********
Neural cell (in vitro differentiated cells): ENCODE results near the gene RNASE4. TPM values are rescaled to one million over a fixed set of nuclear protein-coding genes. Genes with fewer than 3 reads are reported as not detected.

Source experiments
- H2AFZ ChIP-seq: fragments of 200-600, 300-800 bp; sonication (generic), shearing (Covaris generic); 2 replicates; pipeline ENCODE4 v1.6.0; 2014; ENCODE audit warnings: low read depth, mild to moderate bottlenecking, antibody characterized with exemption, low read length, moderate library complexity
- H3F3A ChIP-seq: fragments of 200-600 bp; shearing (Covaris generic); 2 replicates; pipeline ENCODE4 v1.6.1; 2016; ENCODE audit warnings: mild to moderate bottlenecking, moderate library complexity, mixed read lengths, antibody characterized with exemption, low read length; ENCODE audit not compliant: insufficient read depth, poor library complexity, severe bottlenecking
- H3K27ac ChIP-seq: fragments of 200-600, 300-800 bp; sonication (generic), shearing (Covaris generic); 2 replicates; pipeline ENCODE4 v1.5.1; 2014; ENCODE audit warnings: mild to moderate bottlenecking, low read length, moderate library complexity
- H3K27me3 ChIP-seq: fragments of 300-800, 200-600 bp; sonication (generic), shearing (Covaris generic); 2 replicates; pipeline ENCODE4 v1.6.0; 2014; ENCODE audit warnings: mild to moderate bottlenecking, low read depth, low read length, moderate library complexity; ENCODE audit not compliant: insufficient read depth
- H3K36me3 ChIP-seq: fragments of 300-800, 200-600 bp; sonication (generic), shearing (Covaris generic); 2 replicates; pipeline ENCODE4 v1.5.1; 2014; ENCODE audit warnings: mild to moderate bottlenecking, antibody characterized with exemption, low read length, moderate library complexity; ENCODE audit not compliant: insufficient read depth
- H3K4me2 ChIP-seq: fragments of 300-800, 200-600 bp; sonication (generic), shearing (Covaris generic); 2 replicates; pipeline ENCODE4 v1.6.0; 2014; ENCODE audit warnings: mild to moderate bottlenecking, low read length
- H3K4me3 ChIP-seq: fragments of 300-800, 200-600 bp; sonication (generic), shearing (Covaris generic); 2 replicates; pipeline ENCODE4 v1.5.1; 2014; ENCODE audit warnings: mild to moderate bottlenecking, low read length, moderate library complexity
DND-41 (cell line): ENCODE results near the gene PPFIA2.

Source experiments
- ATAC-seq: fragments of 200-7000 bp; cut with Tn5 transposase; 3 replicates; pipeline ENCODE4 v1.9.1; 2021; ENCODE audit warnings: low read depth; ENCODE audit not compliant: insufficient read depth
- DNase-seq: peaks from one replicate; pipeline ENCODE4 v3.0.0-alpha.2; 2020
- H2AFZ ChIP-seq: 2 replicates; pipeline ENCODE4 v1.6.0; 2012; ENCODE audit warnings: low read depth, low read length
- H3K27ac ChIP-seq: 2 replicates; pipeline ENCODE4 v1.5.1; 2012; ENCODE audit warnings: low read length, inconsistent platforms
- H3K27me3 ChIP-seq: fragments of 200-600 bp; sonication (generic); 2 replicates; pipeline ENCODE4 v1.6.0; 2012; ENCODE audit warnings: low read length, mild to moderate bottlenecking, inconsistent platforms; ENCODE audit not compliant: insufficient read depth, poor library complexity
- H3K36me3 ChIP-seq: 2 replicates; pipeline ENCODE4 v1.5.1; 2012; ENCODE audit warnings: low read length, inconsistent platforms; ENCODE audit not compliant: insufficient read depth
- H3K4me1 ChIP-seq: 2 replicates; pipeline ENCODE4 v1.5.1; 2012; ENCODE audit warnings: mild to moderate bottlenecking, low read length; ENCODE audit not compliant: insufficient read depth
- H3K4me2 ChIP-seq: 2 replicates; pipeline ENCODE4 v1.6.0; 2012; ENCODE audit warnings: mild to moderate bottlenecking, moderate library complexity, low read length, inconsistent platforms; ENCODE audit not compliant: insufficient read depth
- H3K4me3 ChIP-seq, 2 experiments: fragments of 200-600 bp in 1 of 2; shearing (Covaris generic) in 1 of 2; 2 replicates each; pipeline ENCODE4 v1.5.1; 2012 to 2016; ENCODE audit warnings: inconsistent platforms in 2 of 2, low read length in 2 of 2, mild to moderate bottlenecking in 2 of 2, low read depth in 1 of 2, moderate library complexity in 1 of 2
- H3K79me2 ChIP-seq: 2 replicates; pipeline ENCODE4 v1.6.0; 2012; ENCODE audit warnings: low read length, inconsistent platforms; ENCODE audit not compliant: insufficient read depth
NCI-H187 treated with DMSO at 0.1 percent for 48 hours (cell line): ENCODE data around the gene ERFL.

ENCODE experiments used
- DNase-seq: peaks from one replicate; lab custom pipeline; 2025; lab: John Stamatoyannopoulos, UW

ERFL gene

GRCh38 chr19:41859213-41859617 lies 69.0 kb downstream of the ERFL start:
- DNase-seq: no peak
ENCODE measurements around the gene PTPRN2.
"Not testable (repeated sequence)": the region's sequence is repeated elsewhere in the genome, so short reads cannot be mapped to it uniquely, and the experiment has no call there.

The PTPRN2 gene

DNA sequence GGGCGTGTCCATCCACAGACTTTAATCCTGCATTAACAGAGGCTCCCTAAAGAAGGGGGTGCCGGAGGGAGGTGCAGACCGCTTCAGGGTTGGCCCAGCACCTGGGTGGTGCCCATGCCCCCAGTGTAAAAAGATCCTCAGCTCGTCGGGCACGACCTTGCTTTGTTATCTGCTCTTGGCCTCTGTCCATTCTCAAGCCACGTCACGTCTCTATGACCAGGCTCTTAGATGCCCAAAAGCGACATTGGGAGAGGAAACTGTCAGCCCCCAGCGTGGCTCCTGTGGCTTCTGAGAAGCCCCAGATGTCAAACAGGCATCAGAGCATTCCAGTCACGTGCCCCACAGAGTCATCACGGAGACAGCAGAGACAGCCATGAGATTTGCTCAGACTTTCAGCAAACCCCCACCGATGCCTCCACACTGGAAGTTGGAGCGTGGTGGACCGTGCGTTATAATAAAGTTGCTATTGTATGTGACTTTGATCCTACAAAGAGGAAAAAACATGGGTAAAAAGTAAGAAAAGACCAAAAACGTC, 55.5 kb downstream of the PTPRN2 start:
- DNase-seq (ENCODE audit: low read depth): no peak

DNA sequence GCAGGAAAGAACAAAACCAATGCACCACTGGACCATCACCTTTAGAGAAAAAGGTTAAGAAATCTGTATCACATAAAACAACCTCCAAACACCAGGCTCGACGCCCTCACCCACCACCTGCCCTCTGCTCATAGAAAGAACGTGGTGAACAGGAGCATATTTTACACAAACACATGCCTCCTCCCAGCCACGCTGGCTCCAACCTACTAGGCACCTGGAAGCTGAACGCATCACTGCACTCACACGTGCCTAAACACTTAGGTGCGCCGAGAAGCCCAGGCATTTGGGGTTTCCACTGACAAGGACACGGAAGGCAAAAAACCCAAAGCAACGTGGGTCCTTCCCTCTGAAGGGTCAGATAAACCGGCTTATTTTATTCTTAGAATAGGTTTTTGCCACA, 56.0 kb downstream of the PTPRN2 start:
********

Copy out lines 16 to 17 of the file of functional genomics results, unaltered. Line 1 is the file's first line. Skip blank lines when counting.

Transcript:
- H3K27me3 ChIP-seq: fragments of 200-600 bp; sonication (generic); 2 replicates; pipeline ENCODE4 v1.6.0; 2012; ENCODE audit warnings: low read length, mild to moderate bottlenecking, inconsistent platforms; ENCODE audit not compliant: insufficient read depth, poor library complexity
- H3K36me3 ChIP-seq: 2 replicates; pipeline ENCODE4 v1.5.1; 2012; ENCODE audit warnings: low read length, inconsistent platforms; ENCODE audit not compliant: insufficient read depth